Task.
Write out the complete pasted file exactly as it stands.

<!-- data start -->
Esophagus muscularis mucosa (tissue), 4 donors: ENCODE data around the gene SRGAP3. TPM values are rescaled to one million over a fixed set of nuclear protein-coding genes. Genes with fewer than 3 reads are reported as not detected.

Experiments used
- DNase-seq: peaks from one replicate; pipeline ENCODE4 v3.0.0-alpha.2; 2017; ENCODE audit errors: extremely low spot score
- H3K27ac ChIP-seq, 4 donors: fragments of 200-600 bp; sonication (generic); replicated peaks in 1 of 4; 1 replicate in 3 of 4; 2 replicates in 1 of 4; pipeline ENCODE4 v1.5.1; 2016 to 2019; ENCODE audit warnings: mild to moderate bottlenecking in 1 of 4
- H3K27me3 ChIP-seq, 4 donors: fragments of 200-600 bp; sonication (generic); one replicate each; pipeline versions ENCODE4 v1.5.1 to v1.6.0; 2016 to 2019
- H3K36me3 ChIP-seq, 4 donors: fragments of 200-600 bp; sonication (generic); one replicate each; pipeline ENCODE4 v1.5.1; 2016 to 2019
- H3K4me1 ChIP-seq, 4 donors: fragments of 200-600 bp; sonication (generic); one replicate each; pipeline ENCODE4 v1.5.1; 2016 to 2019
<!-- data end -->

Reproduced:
Esophagus muscularis mucosa (tissue), 4 donors: ENCODE data around the gene SRGAP3. TPM values are rescaled to one million over a fixed set of nuclear protein-coding genes. Genes with fewer than 3 reads are reported as not detected.

Experiments used
- DNase-seq: peaks from one replicate; pipeline ENCODE4 v3.0.0-alpha.2; 2017; ENCODE audit errors: extremely low spot score
- H3K27ac ChIP-seq, 4 donors: fragments of 200-600 bp; sonication (generic); replicated peaks in 1 of 4; 1 replicate in 3 of 4; 2 replicates in 1 of 4; pipeline ENCODE4 v1.5.1; 2016 to 2019; ENCODE audit warnings: mild to moderate bottlenecking in 1 of 4
- H3K27me3 ChIP-seq, 4 donors: fragments of 200-600 bp; sonication (generic); one replicate each; pipeline versions ENCODE4 v1.5.1 to v1.6.0; 2016 to 2019
- H3K36me3 ChIP-seq, 4 donors: fragments of 200-600 bp; sonication (generic); one replicate each; pipeline ENCODE4 v1.5.1; 2016 to 2019
- H3K4me1 ChIP-seq, 4 donors: fragments of 200-600 bp; sonication (generic); one replicate each; pipeline ENCODE4 v1.5.1; 2016 to 2019